We’re continuing our series of posts highlighting participants in the Boutique Sewer Program by introducing Jeanie Taylor from Cape Cod, MA. Jeanie sells her work through her boutique sewing business, The Pea Green Boat.
Jeanie, why don’t you tell us a little about yourself and your background. When and how did you learn to sew?
I live on Cape Cod in a magical house in the woods. It was created by and for a local potter on the grounds of his pottery, and every time I drive home through my own sculpture garden, I feel very lucky. My home is temporary, but one of the things the last year has reminded me is that everything is temporary.
I grew up on the coast of Texas in Port Arthur, hometown of Janis Joplin and Mary Karr. I climbed trees and hung upside down on the trapeze in my backyard, and I read and read and read. My mom sewed a lot, and my job was hand sewing the hems. The first real garment I made was in junior high in home ec, and I am pretty sure I never wore it. It was turquoise, some kind of tunic, and to my eyes really ugly.
When I graduated from college I worked for a year as a newspaper reporter, and one day I found a Singer treadle machine in the classified ads before they went into the paper. It cost $10, and it served me well for a long time. As a reporter I covered the Miss World USA Pageant, and for the ball (where the winner was escorted by the police chief dressed in a too-short brown suit) I made my escort beautiful wool formal bib overalls with a cummerbund and silver buckles. I also made my wedding dress, a sweet 1970s cotton dress, perfect for a simple wedding in the yard.
Over the years I made all kinds of things for my kids and myself. During a year spent in Scotland I got the chance to use Liberty fabrics, viyella, and other fabrics that weren’t available in my local store. I did smocking and used Folkwear patterns to make clothing for family and friends.
In addition to making clothing I used my imagination and fabric to decorate our world. Our 1920s house had a sleeping porch that we used as a playroom. It had lots of windows and yellow walls, and I made soft, puffy, satin clouds to hang from the ceiling. For Christmas I made smaller versions of the clouds with hanging ribbon rainbows to hang on the tree and puffy satin hearts to add to the evergreen garland that twisted down the banister.
One of my part-time jobs when my kids were small was working in a fancy gift store that carried beautiful yarns. After months of looking at it and touching it, I decided I had to learn to knit, so my co-workers taught me. I loved knitting, and I made lots of sweaters for my kids and myself, doing very little sewing during those years.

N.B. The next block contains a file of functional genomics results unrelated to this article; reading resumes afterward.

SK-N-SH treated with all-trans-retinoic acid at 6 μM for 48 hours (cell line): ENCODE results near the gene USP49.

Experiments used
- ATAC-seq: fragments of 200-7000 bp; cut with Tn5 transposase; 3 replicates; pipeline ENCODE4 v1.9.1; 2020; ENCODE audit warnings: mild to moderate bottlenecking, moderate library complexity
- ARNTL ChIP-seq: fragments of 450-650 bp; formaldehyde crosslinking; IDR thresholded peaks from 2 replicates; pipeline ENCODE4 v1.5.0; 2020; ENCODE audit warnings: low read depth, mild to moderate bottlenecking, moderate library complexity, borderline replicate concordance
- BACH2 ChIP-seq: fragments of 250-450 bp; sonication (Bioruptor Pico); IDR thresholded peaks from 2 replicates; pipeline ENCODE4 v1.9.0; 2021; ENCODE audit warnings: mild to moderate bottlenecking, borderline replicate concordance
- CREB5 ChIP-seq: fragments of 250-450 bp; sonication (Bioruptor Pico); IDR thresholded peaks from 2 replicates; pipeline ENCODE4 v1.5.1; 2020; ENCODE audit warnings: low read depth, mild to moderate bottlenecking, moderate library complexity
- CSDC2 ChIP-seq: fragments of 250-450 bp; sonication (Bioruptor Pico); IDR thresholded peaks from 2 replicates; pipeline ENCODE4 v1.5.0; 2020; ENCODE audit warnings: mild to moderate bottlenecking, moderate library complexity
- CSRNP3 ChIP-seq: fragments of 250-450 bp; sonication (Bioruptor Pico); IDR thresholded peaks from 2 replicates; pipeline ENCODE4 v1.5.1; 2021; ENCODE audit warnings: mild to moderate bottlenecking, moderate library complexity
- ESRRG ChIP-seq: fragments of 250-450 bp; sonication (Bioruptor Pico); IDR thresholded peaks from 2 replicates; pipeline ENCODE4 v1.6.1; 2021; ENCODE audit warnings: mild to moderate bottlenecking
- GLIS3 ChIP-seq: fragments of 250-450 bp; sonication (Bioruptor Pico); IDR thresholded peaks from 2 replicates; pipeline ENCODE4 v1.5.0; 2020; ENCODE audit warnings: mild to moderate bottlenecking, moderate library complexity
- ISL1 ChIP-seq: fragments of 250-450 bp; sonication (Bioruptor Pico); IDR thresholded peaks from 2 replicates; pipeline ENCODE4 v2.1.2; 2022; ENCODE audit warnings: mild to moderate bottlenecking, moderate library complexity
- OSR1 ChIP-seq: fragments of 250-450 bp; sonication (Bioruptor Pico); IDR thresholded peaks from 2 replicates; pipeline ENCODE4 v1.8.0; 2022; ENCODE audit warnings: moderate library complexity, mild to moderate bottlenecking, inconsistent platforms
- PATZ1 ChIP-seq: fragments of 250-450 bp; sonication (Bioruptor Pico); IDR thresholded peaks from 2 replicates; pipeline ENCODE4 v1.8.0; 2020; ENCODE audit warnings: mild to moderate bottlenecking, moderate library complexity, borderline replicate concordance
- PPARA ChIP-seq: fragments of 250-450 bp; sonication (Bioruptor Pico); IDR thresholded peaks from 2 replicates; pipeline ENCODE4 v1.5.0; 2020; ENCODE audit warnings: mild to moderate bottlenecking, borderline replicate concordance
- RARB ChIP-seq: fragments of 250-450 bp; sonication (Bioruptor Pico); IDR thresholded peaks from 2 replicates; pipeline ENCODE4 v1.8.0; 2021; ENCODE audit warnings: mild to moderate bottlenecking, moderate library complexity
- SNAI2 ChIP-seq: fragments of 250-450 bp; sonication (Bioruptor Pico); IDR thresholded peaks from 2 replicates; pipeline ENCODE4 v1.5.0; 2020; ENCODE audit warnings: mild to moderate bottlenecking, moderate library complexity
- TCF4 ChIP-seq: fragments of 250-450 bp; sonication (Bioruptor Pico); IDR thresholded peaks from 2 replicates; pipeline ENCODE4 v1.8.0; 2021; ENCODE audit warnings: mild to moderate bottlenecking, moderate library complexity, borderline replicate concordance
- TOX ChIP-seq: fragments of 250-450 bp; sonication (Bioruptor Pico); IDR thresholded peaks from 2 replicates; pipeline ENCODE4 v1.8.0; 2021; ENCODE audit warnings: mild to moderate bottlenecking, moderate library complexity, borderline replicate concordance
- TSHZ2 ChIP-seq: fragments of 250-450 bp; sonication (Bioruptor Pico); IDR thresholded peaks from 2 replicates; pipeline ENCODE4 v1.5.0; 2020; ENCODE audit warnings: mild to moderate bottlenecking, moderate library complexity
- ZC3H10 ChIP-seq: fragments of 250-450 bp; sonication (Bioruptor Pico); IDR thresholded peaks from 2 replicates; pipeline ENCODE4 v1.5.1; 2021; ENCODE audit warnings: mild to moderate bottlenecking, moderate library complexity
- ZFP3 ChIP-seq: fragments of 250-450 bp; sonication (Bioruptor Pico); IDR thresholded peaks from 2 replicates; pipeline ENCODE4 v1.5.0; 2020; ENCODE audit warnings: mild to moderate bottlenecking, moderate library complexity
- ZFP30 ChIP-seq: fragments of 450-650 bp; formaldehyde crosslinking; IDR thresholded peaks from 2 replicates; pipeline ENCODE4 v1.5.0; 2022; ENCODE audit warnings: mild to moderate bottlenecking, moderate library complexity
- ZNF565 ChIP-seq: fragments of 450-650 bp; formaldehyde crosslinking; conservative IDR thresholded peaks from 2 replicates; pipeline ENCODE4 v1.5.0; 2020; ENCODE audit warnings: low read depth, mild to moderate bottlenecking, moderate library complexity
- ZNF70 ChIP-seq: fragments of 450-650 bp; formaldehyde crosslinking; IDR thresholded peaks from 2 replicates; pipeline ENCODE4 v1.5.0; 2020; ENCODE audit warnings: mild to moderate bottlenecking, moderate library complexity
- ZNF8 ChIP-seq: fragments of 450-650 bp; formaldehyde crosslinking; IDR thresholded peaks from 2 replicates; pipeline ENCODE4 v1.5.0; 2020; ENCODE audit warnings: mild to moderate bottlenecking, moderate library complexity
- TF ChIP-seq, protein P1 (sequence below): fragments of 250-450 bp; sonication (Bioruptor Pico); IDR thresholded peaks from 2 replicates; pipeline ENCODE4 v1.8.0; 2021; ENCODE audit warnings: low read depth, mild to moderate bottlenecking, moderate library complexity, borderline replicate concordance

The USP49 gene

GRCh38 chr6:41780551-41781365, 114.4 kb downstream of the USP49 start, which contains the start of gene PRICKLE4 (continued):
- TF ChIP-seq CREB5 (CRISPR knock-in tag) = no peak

Then I went from being a part-time worker with kids to being a full-time worker with kids to being a full-time worker with kids and a full-time graduate student, and all my crafting was put aside.
I took knitting up again a few years ago hoping that the occupation would help me stop smoking. I did stop smoking, but not because of the knitting. What did the trick was my son saying, “We want you to be healthy and well so that you can run around in the yard with your (future) grandchildren.”
How did you first discover Oliver + S patterns?
My first grandchild was born almost two years ago, and when I knew she was coming all my creative juices kicked in. I began searching for patterns for sewing and knitting, looking at fabric and yarn, and planning a lifetime of garments. Early in my search I discovered the Oliver + S patterns online, and I fell in love.
How did you come to participate in the boutique sewer program?
It never occurred to me that I would make clothing for sale, but two things led the way to the opening of my Etsy shop. I lost my job, and I wanted to make more garments than my granddaughter could ever wear.
A few months after my granddaughter’s birth, I got a new job in Boston to be closer to family. After thirty years in the Midwest, very far from the ocean, I moved east and started my job in September 2008. In January 2009, my new job disappeared in the chaos of the economy.
I moved from Boston to Cape Cod where winter rents were manageable and the ocean was almost at my door. It took a while for me to begin to imagine the Etsy shop, because I was sure that a new job was just around the corner. But gradually I got very excited about the idea of offering my clothing (and other things) for sale, and after a few months I got brave enough to call myself a boutique sewer.
How do you choose fabrics for the garments that you make, and what fabrics are you working with these days?
I have always loved fabric and yarn–beautiful colors, textures, and design. The fabric is a key part of everything I create. I prefer natural fibers and high quality fabrics, believing that the effort it takes to make a garment well should be matched by the quality of the fabric.
Right now I am working with some Liberty viscose, cotton laminate, cotton batik, and organic cotton fleece. I have a beautiful mola from South America that I plan to incorporate into a special dress.
What other crafts do you pursue?
I make all sorts of things like garlands and necklaces. I continue to knit, and I am venturing into a bit of quilting. I work part-time in an independent fabric store filled with quilters, and I am currently making an abstract silk quilted table runner.
What have you done to market your business that has been successful for you?
I am still learning how to market my business. The boutique sewer program is a wonde
rful opportunity to reach people who love wonderful design. I have also used the Etsy showcases to call attention to my shop.
What plans do you have for the future?
Given the last year I plan only a few months ahead, but my current plan for my shop is to spend the next few months really building up my stock so that I can place a web ad in a location that will call attention to The Pea Green Boat. I am also considering beginning a blog, perhaps.